Two of the museums I visited were the Museum of Edinburgh (home to a collection of things relating to Edinburgh’s history and origin) and the People’s Story Museum (which gives a unique look into the lives of Edinburgh’s working class from the 18th to the late-20th century). Both museums are free 🙂

The famous Royal Mile in Edinburgh on a summer afternoon, Scotland.
Stefano_Valeri / shutterstock.com

Princes Street Gardens

Keep heading up the Royal Mile and once you get to Cockburn Street, make a right. (It’s pronounced Co-burn 😀 and don’t worry, you’ll get to the other part of the Royal Mile tomorrow.)

Once you get to the bottom of the hill, Princes Street Gardens will be in front of you on the left. This park is a great place to relax while you marvel at the Edinburgh Castle and the rest of the Old Town.

Along with the amazing castle and old town views, the park has several interesting monuments and statues, including the world’s first floral clock and a spire honoring Sir Walter Scott.

Princes Street Gardens is a great place to visit whether you’re here for ten minutes or two hours.

Princes Street Gardens in Edinburgh, Scotland
Pahol C / shutterstock.com

Calton Hill

When you cross Waverly Bridge to get into the New Town, turn right onto Princes Street. The impressive hotel you’ll see on your right at the North Bridge intersection is the Balmoral Hotel, where JK Rowling lived for six months and finished writing Harry Potter and the Deathly Hallows, the last book in the HP series.

Keep walking a few more minutes up Princes Street and Calton Hill will be on your left. It shouldn’t take more than 15 minutes to get to the top of the hill.

Calton Hill, also known as Edinburgh’s Acropolis, is home to a variety of iconic buildings and monuments like the National Monument, inspired by the Parthenon in Athens, and the City Observatory.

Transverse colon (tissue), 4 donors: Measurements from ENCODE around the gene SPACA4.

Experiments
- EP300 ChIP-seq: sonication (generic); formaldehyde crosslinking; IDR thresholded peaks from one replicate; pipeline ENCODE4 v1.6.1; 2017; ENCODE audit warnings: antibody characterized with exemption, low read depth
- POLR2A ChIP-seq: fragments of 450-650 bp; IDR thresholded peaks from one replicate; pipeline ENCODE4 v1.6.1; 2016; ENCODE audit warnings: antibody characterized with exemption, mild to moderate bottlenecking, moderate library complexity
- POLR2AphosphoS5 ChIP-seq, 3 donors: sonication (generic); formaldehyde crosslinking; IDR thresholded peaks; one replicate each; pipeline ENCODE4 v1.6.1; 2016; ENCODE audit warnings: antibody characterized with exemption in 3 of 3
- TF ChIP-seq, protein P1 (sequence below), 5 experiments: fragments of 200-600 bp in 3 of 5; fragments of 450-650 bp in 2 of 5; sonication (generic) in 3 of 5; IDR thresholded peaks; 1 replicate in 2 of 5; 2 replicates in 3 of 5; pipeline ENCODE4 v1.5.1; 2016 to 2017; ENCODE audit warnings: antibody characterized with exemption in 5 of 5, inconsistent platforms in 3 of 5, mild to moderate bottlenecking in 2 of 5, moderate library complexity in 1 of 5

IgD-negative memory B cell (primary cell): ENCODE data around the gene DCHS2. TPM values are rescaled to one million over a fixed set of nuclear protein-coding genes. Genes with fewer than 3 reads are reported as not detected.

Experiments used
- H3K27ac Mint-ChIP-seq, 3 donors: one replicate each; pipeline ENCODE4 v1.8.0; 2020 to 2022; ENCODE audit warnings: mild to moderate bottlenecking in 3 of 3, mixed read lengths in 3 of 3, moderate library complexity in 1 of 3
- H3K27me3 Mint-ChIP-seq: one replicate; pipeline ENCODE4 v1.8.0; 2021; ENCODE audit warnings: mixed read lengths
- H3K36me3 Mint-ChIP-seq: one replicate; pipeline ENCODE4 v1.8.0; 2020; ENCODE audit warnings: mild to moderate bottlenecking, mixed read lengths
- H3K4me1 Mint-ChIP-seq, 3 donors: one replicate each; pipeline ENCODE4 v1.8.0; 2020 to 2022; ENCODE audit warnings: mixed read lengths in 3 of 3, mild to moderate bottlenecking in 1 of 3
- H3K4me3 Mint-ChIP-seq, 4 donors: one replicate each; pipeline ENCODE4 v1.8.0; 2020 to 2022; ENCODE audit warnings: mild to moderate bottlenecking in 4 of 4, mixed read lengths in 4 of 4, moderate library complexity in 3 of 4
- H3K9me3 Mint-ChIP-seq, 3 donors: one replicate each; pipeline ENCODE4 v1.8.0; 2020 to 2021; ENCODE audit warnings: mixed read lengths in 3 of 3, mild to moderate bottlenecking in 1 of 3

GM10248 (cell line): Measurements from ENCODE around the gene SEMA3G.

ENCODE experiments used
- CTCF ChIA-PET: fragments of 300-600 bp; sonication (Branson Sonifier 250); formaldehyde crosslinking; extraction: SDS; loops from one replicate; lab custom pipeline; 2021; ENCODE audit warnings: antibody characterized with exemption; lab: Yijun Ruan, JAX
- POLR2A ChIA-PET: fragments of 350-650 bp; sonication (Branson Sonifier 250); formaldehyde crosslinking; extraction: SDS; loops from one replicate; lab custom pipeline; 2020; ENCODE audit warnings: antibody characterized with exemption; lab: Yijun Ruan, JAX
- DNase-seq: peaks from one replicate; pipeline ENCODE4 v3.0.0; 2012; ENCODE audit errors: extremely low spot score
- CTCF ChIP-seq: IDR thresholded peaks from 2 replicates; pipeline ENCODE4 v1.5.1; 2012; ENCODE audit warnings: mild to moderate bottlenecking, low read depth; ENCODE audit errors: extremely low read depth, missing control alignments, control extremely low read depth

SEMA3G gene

Climbing Calton Hill is definitely one of the best things to do in Edinburgh in two days.

Edinburgh city in winter from Calton hill, Scotland, UK
alice-photo / shutterstock.com

New Town & George Street

When you’re ready to come down and explore New Town, you’ll discover all the gorgeous Georgian and neoclassical architecture surrounding you. You can explore all types of luxe shops and restaurants throughout New Town or you can just wander around and enjoy the energy.

Whatever you’re craving for dinner, you’ll probably find it in New Town. They have a variety of delicious restaurants for every budget. If you haven’t tried haggis before, this is your chance! I was a little nervous about it, but it’s actually pretty great 🙂

After dinner, head to George Street. George Street is well-known for its nightlife and a great spot to dance the night away.

George Street with William Pitt statue in Edinburgh, Scotland
Christian Mueller / shutterstock.com

Edinburgh Itinerary: Day 2

You’ll wrap up your time here exploring the upper part of the Royal Mile and getting a taste of some unique experiences you can only get in Edinburgh.

St Giles’ Cathedral

A religious focal point for around 900 years, St Giles’ Cathedral is the principal place of worship of the Church of Scotland in Edinburgh. Both the inside and outside are incredible, and it’s free to enter.

It sits on High Street on the Royal Mile, and there’s no way you can miss it.

The High Kirk of Edinburgh, also known as the St Giles' Cathedral, is the principal place of worship of the Church of Scotland in Edinburgh.
DavidGraham86 / shutterstock.com

Real Mary King’s Close

Across the street from St. Giles’ Cathedral is Mary King’s Close. An hour-long tour of this historic close takes you underground and opens your eyes to truths about the past of Edinburgh and what life was really like for 17th-century residents.

Adults tickets are £15.50 per person, and they also have family discounts and student rates available. You can buy your tickets in advance here.

Summer hours (April – October) for this attraction are 9:30am – 9:30pm. Hours are shortened during the winter months.

Royal Mile (between Cockburn Street and Edinburgh Castle)